- Criminal Justice
- Cultural Proficiency
- Electoral Reform
- Fair Food
- Immigrant Rights
- Racial Ethnic Farmers/Ranchers
The 215th General Assembly (2003) approved a resolution “calling for the abolition of for-profit private prisons.” Part of the resolution calls us to “work to ensure that for-profit private prisons are held absolutely accountable to all existing laws and to stringent provisions relating to prisons and the protection of prisoners.”
Resolution Calling for the Abolition of For-Profit Private Prisons
Effective methods and strategies are needed to change entrenched societal attitudes and norms that manifest as racist behavior in the PC(USA). The Cultural Proficiency Initiative is a tool to help transform the cultural environment of the PC(USA) from “one of legalistic compliance with secular affirmative action and equal employment opportunity laws to one of genuine caring and valuing of all humanity where relationship building and God’s agape love are modeled” (from the summary of the Report).
Open Letter Regarding “Creating a Climate for Change”
Report on Creating a Climate for Change Within the Presbyterian Church (U.S.A.)
The disenfranchisement of people of color remains pressing today. Electoral reform is critical to ensure equal participation of all people in the governing of the United States. Find out more about the PC(USA) recommendations on how to empower the disenfranchised in this report.
Task Force on Election Report and Recommendations
The Washington Office offers action alerts on electoral reform.
The Advocacy Committee for Racial and Ethnic Concerns is mindful of social issues pertinent not only to people of color, but to all of God’s children. In 2005, a profound accomplishment was achieved through the hard work and diligence of many people, including members of numerous congregations throughout the United States and the Presbyterian Church (U.S.A.) (PCUSA). This initiative became known as the Fair Food Campaign and has been endorsed officially by the Rev. Dr. Clifton Kirkpatrick, former stated clerk of the General Assembly. The purpose of this campaign is to call on all members of congregations to do their part to come together on issues facing the many men and women who work arduously day in and day out to bring food to our table. Doing our part can range from signing a petition to sending a letter to specific companies that are guilty of mistreating workers through unfair wages or poor working conditions. More information regarding the PC(USA)’s ongoing commitment to this effort can be found on the Fair Food site.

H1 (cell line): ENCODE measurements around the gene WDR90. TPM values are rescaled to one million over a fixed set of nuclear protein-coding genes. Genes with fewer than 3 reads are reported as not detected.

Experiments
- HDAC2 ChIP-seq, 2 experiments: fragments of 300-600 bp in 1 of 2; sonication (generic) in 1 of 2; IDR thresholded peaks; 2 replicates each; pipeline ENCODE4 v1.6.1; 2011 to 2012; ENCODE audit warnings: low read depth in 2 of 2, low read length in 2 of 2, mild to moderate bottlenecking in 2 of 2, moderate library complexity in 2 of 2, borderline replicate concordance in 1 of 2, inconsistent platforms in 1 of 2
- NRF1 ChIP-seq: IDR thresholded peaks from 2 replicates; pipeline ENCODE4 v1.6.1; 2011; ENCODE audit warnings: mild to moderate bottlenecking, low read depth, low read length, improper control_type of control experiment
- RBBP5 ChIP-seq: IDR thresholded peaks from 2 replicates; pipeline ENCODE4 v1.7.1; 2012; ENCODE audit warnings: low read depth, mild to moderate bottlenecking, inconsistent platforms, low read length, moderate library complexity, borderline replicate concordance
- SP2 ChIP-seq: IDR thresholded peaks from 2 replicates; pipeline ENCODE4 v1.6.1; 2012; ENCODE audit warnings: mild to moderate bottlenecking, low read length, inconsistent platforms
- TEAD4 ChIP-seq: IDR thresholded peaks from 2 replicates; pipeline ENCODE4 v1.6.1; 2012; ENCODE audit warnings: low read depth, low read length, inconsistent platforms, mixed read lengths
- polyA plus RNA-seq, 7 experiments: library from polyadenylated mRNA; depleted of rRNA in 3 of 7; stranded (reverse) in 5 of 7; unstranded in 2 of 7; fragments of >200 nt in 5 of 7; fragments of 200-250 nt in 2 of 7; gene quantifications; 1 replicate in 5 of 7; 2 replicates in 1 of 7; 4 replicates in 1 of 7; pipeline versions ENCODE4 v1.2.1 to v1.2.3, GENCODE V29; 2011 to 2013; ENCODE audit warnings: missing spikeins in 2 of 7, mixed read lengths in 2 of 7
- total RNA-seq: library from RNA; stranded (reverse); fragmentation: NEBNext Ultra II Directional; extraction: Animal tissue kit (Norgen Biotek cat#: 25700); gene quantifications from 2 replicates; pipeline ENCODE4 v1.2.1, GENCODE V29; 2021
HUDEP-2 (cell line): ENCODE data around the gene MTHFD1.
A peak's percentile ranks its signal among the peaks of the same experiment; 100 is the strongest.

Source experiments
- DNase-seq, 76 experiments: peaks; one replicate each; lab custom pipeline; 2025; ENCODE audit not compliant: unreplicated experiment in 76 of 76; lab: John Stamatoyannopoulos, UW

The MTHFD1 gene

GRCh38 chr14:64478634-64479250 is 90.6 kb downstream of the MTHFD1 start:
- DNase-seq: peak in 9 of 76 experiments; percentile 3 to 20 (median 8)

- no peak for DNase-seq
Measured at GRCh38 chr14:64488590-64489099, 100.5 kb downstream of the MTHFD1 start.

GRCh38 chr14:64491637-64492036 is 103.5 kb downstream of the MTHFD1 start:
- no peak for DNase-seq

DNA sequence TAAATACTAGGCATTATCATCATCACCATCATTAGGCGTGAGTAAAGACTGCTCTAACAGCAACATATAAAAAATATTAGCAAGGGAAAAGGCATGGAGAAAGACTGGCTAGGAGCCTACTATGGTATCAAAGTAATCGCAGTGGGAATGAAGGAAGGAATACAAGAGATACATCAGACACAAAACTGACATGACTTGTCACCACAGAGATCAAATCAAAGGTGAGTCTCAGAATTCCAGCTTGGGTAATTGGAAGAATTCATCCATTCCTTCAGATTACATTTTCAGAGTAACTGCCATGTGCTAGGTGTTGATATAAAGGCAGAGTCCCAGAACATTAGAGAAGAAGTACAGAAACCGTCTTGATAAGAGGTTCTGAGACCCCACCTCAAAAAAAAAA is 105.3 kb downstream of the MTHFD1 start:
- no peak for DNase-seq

This resolution on the legalization of undocumented workers responds to the challenges presented by large numbers of these workers in the United States. Continuing in the tradition of past General Assemblies, the resolution calls on the Presbyterian Church (U.S.A.) to open itself to the transformation God has in store by encountering more purposefully our new immigrant neighbors.
Presbyterian Peacemaking Program – Provides links to Presbyterian policy on immigration and advocacy networks.
Washington Office Legislative Action Center – Provides action alerts on immigration legislation with easy instructions on how to contact Congress regarding each bill.
Immigrant Groups Ministries – Learn about the immigrant ministries of the PC(USA) and how to support their development.
Resolution Calling for a Comprehensive Legalization Program for Immigrants Living and Working in the United States with Study Guide (2004)
In addition to the difficulties of survival all small farmers and ranchers face, racially discriminatory legislation and practices led to land-loss among racial-ethnic owners at a much higher rate. Although many of the discriminatory laws were repealed, racial-ethnic farmers continued to face discrimination by the United States Department of Agriculture (USDA), such as the denial of crop loans readily given to white farmers in similar circumstances. African-American farmers filed a class action suit against the USDA for such practices and settled successfully in 1997. However, nearly nine out of 10 of those eligible for restitution continue to be denied.
We Are What We Eat
This PC(USA) report adopted by the 214th General Asembly (2002) on rural life and the church includes a section on the difficulties that face racial-ethnic farmers and ranchers in particular (pp. 11-12).
An ongoing thrust of ACREC’s efforts continues to be monitoring the PC(USA)’s commitment to racial justice as outlined in “Facing Racism: A Vision of the Beloved Community.” This report identifies areas of progress as well as areas in urgent need of improvement within the PC(USA).
Racial Justice and Advocacy offers more information on antiracism efforts.
Report on the Church’s Effort to Combat Racism
Responding to a recommendation from the Advocacy Committee for Racial Ethnic Concerns, the 213th General Assembly (2001) created a Task Force to Study Issues of Reparations for African Americans, Native Americans, Alaskan Natives, Asian Americans, Mexicans, Puerto Ricans and Others Who Have Experienced Unjust Treatment. The task force met over the next three years, seeking input from a variety of Presbyterians. Consistent with its commitment to racial justice, the 216th General Assembly (2004) of the Presbyterian Church (U.S.A) adopted the report of the Task Force to Study Reparations, “affirming that Jesus Christ calls us to repair wrongs done to one another and to work for personal and social reconciliation and renewal.”
Report of the Task Force on Reparations (2004)